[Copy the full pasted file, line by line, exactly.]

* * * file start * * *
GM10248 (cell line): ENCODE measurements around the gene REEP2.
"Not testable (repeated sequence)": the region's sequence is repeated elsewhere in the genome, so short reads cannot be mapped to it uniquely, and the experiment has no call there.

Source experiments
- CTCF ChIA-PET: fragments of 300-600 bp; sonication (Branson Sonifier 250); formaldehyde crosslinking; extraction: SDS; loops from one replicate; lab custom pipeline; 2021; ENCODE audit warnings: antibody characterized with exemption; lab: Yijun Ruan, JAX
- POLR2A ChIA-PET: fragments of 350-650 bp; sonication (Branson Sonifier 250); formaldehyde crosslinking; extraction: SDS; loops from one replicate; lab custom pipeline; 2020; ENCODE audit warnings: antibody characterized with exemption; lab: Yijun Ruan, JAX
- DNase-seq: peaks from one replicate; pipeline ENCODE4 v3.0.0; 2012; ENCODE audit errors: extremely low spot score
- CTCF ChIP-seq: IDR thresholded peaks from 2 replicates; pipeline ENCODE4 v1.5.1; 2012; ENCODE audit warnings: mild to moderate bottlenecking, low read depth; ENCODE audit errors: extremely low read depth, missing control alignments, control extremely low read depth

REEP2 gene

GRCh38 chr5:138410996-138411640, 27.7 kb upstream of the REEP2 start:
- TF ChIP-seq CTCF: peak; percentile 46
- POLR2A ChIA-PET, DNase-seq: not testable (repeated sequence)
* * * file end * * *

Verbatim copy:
GM10248 (cell line): ENCODE measurements around the gene REEP2.
"Not testable (repeated sequence)": the region's sequence is repeated elsewhere in the genome, so short reads cannot be mapped to it uniquely, and the experiment has no call there.

Source experiments
- CTCF ChIA-PET: fragments of 300-600 bp; sonication (Branson Sonifier 250); formaldehyde crosslinking; extraction: SDS; loops from one replicate; lab custom pipeline; 2021; ENCODE audit warnings: antibody characterized with exemption; lab: Yijun Ruan, JAX
- POLR2A ChIA-PET: fragments of 350-650 bp; sonication (Branson Sonifier 250); formaldehyde crosslinking; extraction: SDS; loops from one replicate; lab custom pipeline; 2020; ENCODE audit warnings: antibody characterized with exemption; lab: Yijun Ruan, JAX
- DNase-seq: peaks from one replicate; pipeline ENCODE4 v3.0.0; 2012; ENCODE audit errors: extremely low spot score
- CTCF ChIP-seq: IDR thresholded peaks from 2 replicates; pipeline ENCODE4 v1.5.1; 2012; ENCODE audit warnings: mild to moderate bottlenecking, low read depth; ENCODE audit errors: extremely low read depth, missing control alignments, control extremely low read depth

REEP2 gene

GRCh38 chr5:138410996-138411640, 27.7 kb upstream of the REEP2 start:
- TF ChIP-seq CTCF: peak; percentile 46
- POLR2A ChIA-PET, DNase-seq: not testable (repeated sequence)